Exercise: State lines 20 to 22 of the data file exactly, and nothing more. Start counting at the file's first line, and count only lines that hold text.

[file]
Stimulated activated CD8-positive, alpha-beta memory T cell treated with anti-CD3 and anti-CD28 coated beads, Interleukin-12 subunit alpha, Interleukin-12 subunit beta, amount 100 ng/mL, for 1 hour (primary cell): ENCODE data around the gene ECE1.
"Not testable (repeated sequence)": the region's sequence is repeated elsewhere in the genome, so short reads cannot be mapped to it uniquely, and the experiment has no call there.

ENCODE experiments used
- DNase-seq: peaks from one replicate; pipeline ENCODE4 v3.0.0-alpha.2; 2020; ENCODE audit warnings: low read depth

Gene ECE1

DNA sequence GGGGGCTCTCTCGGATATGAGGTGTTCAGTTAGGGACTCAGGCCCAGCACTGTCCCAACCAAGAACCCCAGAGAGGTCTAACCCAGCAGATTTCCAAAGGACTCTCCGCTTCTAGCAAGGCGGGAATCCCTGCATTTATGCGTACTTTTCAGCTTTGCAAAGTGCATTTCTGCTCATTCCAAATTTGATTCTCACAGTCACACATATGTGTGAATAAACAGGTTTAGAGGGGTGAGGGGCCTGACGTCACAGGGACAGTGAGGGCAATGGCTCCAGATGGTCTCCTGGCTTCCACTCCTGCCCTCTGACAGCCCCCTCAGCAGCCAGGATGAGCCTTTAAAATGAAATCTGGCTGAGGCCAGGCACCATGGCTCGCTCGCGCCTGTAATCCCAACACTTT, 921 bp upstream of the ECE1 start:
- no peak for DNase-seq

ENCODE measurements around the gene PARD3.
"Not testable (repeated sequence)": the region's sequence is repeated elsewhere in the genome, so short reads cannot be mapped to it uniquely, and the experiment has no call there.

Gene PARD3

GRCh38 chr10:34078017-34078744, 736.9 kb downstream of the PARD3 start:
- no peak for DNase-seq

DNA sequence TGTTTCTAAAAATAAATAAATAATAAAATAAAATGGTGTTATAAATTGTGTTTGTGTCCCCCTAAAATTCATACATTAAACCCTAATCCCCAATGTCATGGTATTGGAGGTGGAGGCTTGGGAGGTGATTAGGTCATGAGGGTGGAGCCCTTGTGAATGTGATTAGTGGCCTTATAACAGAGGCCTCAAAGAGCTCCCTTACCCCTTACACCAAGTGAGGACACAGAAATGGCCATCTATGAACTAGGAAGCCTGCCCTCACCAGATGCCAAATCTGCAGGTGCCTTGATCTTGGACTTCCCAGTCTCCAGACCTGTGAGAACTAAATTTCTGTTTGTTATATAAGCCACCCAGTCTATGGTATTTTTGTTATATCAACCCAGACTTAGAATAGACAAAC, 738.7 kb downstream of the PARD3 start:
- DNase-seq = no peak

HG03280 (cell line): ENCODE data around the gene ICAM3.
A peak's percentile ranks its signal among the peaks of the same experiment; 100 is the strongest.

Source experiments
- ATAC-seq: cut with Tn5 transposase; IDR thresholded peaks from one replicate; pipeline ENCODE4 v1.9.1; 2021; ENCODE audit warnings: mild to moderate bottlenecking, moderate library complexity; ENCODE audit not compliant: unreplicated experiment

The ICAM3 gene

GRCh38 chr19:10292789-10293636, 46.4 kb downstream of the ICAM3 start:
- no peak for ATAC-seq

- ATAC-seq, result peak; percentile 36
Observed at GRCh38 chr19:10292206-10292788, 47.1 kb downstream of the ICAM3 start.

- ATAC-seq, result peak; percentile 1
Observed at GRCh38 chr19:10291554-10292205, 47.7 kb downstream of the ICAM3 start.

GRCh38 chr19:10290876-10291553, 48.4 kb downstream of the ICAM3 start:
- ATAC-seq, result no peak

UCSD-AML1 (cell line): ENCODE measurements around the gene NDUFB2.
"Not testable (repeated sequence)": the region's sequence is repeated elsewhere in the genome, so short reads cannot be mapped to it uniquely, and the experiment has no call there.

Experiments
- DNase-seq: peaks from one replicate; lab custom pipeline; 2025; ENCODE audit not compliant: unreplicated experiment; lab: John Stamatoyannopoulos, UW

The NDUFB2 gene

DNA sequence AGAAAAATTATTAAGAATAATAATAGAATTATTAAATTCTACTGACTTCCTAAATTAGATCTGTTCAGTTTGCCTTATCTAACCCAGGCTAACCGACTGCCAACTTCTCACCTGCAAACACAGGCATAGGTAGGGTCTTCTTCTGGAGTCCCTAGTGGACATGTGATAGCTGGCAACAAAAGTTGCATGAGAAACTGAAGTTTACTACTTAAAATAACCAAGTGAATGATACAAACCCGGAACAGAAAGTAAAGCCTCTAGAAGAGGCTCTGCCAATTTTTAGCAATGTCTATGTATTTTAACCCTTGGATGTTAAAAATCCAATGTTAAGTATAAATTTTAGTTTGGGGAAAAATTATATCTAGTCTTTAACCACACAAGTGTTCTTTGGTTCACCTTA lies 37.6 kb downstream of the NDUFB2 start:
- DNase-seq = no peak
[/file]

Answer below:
GRCh38 chr19:10292789-10293636, 46.4 kb downstream of the ICAM3 start:
- no peak for ATAC-seq

- ATAC-seq, result peak; percentile 36